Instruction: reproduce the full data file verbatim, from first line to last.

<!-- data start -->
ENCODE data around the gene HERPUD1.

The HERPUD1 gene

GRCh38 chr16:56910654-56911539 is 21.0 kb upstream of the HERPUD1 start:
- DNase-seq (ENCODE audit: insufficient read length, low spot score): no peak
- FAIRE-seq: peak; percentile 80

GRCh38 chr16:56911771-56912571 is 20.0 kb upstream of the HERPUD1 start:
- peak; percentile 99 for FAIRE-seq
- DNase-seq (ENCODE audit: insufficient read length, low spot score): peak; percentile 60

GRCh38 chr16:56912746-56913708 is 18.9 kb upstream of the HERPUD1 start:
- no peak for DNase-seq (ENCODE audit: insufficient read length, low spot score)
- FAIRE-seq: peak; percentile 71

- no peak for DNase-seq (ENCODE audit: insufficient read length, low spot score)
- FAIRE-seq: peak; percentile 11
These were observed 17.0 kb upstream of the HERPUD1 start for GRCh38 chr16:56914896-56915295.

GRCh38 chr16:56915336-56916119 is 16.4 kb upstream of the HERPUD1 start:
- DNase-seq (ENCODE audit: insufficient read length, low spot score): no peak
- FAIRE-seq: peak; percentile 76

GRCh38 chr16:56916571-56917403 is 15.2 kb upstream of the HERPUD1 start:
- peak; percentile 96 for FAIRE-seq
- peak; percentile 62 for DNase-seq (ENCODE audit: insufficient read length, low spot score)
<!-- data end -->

ENCODE data around the gene HERPUD1.

The HERPUD1 gene

GRCh38 chr16:56910654-56911539 is 21.0 kb upstream of the HERPUD1 start:
- DNase-seq (ENCODE audit: insufficient read length, low spot score): no peak
- FAIRE-seq: peak; percentile 80

GRCh38 chr16:56911771-56912571 is 20.0 kb upstream of the HERPUD1 start:
- peak; percentile 99 for FAIRE-seq
- DNase-seq (ENCODE audit: insufficient read length, low spot score): peak; percentile 60

GRCh38 chr16:56912746-56913708 is 18.9 kb upstream of the HERPUD1 start:
- no peak for DNase-seq (ENCODE audit: insufficient read length, low spot score)
- FAIRE-seq: peak; percentile 71

- no peak for DNase-seq (ENCODE audit: insufficient read length, low spot score)
- FAIRE-seq: peak; percentile 11
These were observed 17.0 kb upstream of the HERPUD1 start for GRCh38 chr16:56914896-56915295.

GRCh38 chr16:56915336-56916119 is 16.4 kb upstream of the HERPUD1 start:
- DNase-seq (ENCODE audit: insufficient read length, low spot score): no peak
- FAIRE-seq: peak; percentile 76

GRCh38 chr16:56916571-56917403 is 15.2 kb upstream of the HERPUD1 start:
- peak; percentile 96 for FAIRE-seq
- peak; percentile 62 for DNase-seq (ENCODE audit: insufficient read length, low spot score)